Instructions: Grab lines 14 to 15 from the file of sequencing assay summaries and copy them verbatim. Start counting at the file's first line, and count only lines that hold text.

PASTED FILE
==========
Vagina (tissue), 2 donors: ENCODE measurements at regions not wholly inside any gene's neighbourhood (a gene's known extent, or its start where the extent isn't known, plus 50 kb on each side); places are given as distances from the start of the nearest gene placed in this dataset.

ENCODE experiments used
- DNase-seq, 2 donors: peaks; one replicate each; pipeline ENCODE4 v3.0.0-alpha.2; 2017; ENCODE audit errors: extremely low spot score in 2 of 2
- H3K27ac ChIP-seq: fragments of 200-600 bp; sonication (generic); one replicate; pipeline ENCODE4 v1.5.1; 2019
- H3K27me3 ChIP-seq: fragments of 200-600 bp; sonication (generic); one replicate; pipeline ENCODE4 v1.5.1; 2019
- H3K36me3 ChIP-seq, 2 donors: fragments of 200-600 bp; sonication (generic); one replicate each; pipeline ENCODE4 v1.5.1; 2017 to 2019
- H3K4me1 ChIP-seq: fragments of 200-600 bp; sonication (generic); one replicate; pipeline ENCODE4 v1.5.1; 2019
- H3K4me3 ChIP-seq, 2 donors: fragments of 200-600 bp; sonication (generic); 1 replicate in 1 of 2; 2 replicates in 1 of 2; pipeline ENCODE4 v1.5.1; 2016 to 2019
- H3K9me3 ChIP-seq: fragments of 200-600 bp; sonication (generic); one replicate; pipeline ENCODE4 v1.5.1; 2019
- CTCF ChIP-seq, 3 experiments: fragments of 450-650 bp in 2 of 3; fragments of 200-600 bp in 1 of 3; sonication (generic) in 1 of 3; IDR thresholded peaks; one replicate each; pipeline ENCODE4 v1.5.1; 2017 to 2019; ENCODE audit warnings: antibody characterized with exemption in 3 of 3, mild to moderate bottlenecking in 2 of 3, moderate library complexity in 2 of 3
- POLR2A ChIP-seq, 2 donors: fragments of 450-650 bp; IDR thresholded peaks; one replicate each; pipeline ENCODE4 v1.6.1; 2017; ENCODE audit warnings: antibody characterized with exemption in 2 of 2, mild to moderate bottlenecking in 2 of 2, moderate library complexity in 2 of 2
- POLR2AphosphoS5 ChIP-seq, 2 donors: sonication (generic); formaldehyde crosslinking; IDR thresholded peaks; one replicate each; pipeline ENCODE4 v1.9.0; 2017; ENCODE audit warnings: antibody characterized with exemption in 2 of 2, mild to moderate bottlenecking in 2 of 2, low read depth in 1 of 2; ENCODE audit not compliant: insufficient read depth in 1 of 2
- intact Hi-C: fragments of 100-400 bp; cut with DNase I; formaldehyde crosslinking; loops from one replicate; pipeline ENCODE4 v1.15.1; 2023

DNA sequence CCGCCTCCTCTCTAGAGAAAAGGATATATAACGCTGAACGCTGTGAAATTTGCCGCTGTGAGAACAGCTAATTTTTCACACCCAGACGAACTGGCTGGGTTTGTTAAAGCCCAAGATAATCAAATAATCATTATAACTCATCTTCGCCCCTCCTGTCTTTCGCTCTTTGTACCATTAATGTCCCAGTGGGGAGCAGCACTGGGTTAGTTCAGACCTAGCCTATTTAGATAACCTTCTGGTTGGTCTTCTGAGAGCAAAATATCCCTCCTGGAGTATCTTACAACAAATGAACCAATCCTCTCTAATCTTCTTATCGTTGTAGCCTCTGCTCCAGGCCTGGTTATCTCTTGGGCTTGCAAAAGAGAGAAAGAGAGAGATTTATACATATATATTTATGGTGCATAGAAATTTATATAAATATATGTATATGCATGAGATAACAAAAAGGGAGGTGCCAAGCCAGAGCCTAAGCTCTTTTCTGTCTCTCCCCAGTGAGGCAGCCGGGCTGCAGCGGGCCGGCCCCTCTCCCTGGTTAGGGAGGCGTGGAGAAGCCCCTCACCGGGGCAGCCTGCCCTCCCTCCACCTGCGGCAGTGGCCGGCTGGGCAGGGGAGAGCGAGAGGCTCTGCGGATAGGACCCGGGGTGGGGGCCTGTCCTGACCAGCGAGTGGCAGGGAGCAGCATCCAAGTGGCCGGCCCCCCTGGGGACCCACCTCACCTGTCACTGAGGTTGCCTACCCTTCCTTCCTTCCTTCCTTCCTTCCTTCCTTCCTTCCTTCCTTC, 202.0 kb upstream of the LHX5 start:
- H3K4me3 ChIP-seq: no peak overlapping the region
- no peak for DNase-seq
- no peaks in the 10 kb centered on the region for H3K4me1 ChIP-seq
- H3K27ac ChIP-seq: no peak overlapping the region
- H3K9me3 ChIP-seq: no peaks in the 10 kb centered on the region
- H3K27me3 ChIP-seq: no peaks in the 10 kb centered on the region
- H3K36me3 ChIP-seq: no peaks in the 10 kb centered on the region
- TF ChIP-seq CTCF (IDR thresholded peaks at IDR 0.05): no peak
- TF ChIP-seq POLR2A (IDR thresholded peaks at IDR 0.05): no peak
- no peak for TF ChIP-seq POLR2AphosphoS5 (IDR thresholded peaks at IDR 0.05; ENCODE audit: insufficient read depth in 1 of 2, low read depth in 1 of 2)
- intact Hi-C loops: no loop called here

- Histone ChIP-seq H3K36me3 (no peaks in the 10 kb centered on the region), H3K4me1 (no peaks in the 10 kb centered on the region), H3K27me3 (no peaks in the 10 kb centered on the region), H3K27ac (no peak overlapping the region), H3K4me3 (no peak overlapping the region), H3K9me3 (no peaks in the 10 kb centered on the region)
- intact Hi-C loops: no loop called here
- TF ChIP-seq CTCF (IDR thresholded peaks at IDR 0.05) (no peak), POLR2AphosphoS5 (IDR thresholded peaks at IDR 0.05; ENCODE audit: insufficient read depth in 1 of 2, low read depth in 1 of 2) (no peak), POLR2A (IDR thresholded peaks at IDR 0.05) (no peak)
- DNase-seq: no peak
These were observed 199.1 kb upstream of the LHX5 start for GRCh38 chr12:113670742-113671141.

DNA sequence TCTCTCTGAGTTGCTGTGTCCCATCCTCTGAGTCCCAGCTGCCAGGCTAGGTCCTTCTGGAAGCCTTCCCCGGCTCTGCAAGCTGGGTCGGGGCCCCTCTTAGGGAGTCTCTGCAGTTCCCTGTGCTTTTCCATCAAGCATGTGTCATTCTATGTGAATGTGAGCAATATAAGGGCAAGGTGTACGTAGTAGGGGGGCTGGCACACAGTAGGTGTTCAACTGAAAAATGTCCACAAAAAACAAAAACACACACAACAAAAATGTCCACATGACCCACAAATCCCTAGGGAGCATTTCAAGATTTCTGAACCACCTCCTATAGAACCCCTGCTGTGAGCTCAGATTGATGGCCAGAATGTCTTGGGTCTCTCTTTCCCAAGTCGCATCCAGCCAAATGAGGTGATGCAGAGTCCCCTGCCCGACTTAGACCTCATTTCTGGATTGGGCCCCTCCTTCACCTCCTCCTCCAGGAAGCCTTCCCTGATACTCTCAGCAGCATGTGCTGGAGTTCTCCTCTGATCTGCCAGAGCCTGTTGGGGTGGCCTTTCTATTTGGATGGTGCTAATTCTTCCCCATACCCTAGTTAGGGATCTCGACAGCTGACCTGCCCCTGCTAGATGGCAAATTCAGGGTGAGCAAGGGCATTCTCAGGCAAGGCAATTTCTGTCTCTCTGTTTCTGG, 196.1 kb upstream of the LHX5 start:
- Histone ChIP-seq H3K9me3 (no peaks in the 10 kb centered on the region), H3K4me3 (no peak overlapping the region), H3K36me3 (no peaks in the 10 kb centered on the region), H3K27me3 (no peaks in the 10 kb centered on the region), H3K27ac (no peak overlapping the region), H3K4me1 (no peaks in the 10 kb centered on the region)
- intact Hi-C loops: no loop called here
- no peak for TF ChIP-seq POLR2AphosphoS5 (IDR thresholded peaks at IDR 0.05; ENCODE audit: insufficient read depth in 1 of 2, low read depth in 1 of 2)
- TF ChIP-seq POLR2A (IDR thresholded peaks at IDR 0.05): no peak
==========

DNA sequence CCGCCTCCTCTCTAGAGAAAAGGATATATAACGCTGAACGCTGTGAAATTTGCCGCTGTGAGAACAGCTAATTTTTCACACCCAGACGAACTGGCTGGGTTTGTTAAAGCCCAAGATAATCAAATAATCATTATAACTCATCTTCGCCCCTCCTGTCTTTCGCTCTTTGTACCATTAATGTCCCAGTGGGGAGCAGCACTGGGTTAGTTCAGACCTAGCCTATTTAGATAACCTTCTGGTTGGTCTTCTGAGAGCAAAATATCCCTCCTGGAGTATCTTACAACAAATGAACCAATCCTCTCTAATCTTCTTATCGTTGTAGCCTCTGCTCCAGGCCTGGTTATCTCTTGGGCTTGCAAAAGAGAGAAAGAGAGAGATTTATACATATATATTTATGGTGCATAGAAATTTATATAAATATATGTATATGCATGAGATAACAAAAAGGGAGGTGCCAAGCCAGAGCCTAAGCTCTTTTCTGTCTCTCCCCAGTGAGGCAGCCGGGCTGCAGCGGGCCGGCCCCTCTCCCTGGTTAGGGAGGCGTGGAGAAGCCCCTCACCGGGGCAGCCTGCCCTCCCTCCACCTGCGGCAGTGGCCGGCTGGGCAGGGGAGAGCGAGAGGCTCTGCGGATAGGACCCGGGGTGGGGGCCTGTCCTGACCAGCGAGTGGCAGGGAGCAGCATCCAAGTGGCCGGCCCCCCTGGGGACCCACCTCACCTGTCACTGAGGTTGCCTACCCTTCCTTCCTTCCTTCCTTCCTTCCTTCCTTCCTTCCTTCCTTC, 202.0 kb upstream of the LHX5 start:
- H3K4me3 ChIP-seq: no peak overlapping the region